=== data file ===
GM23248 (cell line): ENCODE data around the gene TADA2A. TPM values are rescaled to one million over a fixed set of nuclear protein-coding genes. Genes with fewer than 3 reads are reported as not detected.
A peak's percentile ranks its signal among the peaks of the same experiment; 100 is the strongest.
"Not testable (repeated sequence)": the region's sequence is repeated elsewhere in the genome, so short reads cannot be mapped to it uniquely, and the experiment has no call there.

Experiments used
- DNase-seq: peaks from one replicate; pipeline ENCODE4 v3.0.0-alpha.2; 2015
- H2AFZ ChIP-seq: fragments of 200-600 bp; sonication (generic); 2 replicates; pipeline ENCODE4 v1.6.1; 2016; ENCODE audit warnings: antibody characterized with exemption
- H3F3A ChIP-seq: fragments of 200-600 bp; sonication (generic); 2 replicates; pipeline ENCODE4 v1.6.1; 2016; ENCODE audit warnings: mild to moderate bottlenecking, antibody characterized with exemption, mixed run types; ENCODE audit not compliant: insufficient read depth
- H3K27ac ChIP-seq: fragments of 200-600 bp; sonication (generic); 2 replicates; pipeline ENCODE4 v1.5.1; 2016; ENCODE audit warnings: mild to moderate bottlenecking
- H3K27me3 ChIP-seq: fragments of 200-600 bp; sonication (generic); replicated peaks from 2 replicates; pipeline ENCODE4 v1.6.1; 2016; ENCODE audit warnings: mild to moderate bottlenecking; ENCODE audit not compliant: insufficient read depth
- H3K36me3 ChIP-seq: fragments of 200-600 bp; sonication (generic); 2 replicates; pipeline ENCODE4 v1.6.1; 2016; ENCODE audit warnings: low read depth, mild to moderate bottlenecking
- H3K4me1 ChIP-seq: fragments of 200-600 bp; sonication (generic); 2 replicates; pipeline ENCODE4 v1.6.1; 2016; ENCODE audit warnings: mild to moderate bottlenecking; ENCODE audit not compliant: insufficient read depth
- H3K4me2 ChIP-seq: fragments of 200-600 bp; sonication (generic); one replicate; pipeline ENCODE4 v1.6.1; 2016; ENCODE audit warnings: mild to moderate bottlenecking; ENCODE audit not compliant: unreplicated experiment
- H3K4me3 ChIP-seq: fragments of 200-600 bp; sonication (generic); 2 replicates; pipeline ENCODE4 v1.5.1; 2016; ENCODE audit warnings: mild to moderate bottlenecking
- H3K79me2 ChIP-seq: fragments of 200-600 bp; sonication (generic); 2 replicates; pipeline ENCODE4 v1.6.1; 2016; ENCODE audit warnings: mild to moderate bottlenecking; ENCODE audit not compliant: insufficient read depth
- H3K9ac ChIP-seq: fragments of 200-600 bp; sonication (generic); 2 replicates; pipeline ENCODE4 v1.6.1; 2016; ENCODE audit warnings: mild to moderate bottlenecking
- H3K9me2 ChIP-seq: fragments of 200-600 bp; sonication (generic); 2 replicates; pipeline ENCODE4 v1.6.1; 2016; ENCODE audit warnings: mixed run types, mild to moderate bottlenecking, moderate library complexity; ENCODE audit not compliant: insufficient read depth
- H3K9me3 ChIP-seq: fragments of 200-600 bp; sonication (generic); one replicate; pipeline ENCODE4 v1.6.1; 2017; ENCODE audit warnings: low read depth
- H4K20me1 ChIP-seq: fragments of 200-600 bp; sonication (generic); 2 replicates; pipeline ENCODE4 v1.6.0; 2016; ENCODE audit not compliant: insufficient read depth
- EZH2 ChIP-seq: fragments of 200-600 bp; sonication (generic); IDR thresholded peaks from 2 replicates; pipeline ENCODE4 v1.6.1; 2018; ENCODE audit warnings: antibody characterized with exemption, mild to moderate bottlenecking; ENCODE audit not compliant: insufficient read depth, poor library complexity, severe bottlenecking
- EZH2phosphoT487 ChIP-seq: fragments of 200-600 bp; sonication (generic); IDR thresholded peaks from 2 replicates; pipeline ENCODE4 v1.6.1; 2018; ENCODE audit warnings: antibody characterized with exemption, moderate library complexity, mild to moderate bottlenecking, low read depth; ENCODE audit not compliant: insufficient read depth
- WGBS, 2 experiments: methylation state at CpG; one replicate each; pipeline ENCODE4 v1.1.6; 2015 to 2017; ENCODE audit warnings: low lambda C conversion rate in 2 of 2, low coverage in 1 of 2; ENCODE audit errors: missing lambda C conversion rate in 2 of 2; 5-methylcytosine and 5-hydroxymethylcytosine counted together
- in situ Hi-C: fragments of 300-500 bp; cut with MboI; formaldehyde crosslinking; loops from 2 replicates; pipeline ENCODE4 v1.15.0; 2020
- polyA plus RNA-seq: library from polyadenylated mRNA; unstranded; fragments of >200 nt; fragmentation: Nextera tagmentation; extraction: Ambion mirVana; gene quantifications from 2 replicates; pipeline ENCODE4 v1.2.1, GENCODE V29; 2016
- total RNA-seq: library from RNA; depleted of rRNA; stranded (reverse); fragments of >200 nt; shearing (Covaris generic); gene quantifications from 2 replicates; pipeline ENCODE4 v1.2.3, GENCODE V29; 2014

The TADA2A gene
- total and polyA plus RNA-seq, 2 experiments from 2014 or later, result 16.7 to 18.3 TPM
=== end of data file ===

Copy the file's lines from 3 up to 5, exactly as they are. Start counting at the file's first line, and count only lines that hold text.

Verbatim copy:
"Not testable (repeated sequence)": the region's sequence is repeated elsewhere in the genome, so short reads cannot be mapped to it uniquely, and the experiment has no call there.

Experiments used
- DNase-seq: peaks from one replicate; pipeline ENCODE4 v3.0.0-alpha.2; 2015